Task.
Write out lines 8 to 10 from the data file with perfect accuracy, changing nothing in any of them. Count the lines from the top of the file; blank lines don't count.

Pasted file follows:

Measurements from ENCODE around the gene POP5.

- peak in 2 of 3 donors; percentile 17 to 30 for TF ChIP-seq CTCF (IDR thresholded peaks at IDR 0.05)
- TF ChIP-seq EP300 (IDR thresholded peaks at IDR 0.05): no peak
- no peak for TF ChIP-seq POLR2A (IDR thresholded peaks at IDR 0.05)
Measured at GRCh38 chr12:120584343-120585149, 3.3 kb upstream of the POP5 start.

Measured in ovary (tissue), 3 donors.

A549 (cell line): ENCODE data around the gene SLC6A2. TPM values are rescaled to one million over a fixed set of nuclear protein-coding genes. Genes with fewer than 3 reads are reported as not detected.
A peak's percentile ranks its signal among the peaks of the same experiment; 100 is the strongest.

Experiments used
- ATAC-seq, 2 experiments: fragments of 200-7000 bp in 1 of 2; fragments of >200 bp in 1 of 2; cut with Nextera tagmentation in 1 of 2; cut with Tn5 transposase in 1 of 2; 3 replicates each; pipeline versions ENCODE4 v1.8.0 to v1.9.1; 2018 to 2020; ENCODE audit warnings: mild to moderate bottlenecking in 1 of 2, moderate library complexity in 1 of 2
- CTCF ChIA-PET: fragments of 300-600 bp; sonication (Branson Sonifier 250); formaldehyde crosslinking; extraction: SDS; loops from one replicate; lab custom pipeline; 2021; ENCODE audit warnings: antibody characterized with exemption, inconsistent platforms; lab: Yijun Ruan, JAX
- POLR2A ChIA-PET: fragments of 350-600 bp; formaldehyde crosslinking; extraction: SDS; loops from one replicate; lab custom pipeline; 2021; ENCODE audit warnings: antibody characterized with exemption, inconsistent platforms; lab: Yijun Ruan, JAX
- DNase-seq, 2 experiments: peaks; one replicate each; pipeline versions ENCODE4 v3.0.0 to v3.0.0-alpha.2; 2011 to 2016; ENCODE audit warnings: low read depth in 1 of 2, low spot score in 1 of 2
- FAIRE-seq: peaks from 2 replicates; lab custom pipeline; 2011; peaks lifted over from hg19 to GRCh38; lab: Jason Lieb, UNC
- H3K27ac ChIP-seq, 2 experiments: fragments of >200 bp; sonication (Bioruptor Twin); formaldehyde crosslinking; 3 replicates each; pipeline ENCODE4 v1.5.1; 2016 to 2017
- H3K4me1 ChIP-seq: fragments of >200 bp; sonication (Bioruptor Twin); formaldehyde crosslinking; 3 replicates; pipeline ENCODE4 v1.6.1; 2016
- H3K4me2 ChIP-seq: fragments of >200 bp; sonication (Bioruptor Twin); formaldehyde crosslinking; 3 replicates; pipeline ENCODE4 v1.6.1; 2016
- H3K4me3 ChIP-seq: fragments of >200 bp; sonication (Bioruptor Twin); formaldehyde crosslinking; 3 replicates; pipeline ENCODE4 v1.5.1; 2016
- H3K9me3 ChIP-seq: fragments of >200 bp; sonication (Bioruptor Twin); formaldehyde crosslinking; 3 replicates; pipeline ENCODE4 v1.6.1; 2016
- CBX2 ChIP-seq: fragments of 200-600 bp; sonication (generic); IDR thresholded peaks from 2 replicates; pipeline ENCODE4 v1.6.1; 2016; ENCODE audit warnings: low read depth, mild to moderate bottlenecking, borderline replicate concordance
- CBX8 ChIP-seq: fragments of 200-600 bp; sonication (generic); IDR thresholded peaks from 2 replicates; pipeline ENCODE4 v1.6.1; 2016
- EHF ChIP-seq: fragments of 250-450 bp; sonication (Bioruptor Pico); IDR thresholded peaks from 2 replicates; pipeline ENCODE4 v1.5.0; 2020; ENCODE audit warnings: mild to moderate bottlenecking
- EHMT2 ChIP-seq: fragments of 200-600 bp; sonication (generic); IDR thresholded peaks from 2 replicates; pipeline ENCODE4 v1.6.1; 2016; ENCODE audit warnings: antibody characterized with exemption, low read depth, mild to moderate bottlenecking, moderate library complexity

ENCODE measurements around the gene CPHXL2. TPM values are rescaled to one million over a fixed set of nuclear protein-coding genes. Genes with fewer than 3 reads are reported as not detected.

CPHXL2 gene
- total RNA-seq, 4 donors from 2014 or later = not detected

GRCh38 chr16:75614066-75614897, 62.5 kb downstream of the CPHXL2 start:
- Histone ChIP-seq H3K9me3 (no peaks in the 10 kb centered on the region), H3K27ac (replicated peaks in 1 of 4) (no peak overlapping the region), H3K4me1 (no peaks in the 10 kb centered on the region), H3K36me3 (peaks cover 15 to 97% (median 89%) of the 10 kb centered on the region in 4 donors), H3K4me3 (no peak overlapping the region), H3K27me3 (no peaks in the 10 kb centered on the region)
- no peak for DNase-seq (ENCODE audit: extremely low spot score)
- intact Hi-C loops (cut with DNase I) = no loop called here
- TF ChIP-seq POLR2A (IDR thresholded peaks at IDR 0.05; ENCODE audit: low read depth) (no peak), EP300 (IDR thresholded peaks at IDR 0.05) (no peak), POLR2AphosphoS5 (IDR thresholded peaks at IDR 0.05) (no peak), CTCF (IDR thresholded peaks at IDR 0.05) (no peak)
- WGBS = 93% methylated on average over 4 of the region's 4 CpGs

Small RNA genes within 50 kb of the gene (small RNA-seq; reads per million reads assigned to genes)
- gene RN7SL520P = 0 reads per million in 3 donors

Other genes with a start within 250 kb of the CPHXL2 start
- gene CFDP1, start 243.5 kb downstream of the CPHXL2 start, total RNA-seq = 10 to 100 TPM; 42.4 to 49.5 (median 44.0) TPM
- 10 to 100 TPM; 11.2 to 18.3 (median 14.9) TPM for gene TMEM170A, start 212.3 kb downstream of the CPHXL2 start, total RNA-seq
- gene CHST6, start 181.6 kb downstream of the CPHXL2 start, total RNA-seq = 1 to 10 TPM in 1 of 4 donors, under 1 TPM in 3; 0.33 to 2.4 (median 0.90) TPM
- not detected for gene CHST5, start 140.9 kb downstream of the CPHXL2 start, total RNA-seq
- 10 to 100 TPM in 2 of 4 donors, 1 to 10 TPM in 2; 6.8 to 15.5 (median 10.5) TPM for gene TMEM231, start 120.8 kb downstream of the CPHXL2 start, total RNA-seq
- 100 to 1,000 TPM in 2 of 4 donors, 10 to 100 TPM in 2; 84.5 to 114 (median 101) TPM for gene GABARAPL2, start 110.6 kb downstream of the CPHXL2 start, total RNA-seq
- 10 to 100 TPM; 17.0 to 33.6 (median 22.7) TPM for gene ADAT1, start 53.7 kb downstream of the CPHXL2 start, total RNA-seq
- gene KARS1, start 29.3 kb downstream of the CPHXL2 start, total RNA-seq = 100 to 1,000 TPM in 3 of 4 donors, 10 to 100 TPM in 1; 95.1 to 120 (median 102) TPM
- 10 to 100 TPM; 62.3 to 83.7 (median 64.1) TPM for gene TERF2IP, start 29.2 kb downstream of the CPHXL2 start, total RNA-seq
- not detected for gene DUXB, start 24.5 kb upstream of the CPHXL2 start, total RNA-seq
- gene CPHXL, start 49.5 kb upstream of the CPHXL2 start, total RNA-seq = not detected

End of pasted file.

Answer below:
A peak's percentile ranks its signal among the peaks of the same experiment; 100 is the strongest.

Experiments used
- ATAC-seq, 2 experiments: fragments of 200-7000 bp in 1 of 2; fragments of >200 bp in 1 of 2; cut with Nextera tagmentation in 1 of 2; cut with Tn5 transposase in 1 of 2; 3 replicates each; pipeline versions ENCODE4 v1.8.0 to v1.9.1; 2018 to 2020; ENCODE audit warnings: mild to moderate bottlenecking in 1 of 2, moderate library complexity in 1 of 2